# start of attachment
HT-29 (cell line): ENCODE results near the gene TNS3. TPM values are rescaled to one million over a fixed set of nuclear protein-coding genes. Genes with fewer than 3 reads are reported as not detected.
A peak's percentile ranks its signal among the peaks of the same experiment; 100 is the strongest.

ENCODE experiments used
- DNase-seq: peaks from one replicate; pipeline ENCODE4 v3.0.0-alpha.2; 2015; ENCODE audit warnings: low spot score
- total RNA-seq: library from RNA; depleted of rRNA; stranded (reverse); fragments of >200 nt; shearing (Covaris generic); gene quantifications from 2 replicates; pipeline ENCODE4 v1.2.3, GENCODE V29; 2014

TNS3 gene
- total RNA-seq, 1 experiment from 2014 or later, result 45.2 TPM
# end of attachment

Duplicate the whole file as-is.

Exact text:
HT-29 (cell line): ENCODE results near the gene TNS3. TPM values are rescaled to one million over a fixed set of nuclear protein-coding genes. Genes with fewer than 3 reads are reported as not detected.
A peak's percentile ranks its signal among the peaks of the same experiment; 100 is the strongest.

ENCODE experiments used
- DNase-seq: peaks from one replicate; pipeline ENCODE4 v3.0.0-alpha.2; 2015; ENCODE audit warnings: low spot score
- total RNA-seq: library from RNA; depleted of rRNA; stranded (reverse); fragments of >200 nt; shearing (Covaris generic); gene quantifications from 2 replicates; pipeline ENCODE4 v1.2.3, GENCODE V29; 2014

TNS3 gene
- total RNA-seq, 1 experiment from 2014 or later, result 45.2 TPM